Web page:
Annotated bibliography – Online Teaching Techniques

The purpose of the annotated bibliography was to find, study and share materials related to online teaching techniques. First an attempt was made to set a definition or ground for the notion “teaching techniques”. Then it was established that since traditional and online teaching are different, effective online instructors need to follow key strategies. An example of a technique used to assess generic competences was presented – the e-portfolio. A set of eleven Web 2.0 tools was given as they enhance learning potential. Finally we referred to an ultimate tool/method – Second Life.

1. Paulsen, Morten. “Teaching methods and techniques for computer-mediated communication”. (Retrieved April 2, 2010)

In this article Professor Paulsen sticks to his theory of cooperative freedom, which argues that (adult) distance students need individual flexibility and freedom as well as group collaboration and social unity. Teaching and learning take place within a system whose opportunities and constraints can be dealt according to the teaching methods and techniques applied.The system environment for his theory is one that applies Stubbs and Burnham's electronic distance education system on a Computer-Mediated Communication (CMC) based teaching system. It comprises learners, teacher, content, methods, techniques, and devices. A very relevant attempt to set a definition for the three components which constitute the process of adult education follows. Methods - based on Verner’s general distinction between individual and group methods, Paulsen adopts a framework of four learning approaches based on the four communication paradigms often used in CMC: one-alone ,one-to-one, one-to-many, and many-to-many.
Techniques - A pedagogical technique is a manner of accomplishing teaching objectives.
Devices - are instruments, audio-visual aids, physical arrangements, materials, etc., that enhance the education process. Four major devices are established to the four CMC methods: information retrieval systems, electronic mail systems, bulletin board systems, and computer conferencing systems.
Although Professor’s table of methods, techniques, and devices applied in a CMC-based teaching system is somehow outdated, the article is important to clarify the notion of teaching techniques which is our working theme in this unit.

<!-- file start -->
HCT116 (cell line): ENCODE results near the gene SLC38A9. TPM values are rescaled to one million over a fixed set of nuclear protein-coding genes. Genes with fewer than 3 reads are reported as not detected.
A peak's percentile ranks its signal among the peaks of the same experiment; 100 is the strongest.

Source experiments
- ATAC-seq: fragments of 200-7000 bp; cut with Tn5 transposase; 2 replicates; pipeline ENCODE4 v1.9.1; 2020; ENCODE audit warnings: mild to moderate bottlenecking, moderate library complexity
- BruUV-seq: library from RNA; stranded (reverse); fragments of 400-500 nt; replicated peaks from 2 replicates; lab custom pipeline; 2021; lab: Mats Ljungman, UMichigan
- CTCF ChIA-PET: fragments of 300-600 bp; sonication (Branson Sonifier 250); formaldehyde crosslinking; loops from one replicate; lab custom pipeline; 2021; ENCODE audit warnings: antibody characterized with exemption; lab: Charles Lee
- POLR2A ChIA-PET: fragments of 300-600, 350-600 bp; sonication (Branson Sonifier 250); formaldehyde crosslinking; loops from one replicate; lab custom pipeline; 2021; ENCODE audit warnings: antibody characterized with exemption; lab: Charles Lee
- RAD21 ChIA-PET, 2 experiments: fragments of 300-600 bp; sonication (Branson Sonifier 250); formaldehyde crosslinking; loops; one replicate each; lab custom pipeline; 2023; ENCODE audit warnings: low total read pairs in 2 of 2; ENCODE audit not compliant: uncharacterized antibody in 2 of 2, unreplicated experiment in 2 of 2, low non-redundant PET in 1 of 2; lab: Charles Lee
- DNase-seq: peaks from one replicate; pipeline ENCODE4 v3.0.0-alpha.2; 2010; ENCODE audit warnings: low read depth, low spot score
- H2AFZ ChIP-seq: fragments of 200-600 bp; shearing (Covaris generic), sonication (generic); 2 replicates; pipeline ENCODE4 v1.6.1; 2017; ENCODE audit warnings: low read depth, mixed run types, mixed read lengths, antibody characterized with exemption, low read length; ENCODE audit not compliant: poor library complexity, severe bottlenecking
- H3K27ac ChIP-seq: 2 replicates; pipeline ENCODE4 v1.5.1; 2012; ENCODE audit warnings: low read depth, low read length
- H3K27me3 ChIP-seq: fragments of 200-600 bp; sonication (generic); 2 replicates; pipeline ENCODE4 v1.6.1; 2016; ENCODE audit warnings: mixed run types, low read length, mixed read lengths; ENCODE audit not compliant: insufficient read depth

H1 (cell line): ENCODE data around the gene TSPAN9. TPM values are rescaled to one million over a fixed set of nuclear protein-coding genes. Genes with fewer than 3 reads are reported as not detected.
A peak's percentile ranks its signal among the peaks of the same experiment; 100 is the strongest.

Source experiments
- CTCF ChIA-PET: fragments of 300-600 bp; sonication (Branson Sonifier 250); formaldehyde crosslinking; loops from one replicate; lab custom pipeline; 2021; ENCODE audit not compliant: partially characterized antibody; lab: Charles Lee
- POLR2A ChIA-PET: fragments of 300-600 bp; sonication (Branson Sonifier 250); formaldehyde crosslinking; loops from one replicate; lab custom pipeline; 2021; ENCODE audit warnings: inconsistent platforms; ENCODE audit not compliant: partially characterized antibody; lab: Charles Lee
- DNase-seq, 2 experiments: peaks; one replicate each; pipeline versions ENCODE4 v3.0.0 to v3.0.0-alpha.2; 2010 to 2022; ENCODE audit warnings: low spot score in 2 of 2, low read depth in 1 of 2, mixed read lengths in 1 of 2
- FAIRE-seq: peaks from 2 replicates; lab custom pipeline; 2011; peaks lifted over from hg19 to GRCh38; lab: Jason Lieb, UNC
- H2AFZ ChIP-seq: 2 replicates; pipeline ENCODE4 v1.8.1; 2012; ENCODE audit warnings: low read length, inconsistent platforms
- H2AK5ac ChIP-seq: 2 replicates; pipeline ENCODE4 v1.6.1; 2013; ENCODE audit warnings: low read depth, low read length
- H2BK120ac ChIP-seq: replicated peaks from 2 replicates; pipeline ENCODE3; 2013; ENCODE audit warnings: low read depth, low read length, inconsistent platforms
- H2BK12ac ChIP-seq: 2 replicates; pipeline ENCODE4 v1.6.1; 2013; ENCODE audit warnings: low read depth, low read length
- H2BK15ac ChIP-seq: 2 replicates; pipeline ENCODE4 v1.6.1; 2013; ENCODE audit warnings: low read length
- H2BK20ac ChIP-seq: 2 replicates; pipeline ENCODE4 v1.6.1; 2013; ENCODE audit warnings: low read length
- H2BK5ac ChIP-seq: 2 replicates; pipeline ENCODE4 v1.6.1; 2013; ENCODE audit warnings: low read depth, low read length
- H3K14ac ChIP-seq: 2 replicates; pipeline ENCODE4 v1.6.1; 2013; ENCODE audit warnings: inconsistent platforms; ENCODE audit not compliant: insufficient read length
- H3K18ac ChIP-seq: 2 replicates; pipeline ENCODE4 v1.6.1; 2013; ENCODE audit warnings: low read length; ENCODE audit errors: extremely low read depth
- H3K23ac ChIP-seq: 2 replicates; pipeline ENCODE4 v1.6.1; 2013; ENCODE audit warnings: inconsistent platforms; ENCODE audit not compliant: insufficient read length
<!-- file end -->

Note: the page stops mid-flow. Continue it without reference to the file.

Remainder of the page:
2. Treacy, Barbara (2007). “What’s Different about Teaching Online?” EdTech Leaders Online (Retrived 10 April 2010)

The author believes that the teacher remains the single most important factor for the student’s success either in the virtual or traditional classroom because good courses require good teachers. Opportunities and challenges are connected to the set of skills and requirements when you become an online teacher. She states that effective online instructors need training and ongoing professional development to build up their online teaching skills. This training is needed because there are key differences in the online classroom concerning the curriculum, the social dynamic, assessment strategies, and technical challenges. Then she provides nine key strategies for effective online teachers.
It is important to understand the basic differences between traditional and online teaching. Another basic but still important idea is that online instructors need training and professional development. Methods, approaches and strategies (not necessarily new ones) will be adopted/adapted to this new learning system. The more it is explained and commented the better we will realize its importance. 

3. Krämer, J., & Seeber, G. (2009, September). "E-portfolios as tools to assess generic competences in distance learning study courses." eLearning Papers (Retrieved April 2, 2010)

This paper concentrates on university distance learning courses with e-learning processes and on the need to evaluate students’ performance. The intention is to develop an assessment portfolio which at the same time integrates elements of self-reflection and feedback. First, the authors sketch the underlying competence model and identify generic competences as a part of academic goals. Next, they refer to the institutional and organizational background of distance learning courses. This leads to the necessity to practice assessments and to some conclusions on the arrangement of portfolios. As a last basic step they define the portfolio method according to the purpose of assessment. In the second part they draw some conclusions and assume that portfolios are appropriate for stimulating creative, collaborative and scientific learning strategies to set up the referring generic competences. They close the paper with some final considerations and suggestions on designing assessment portfolios.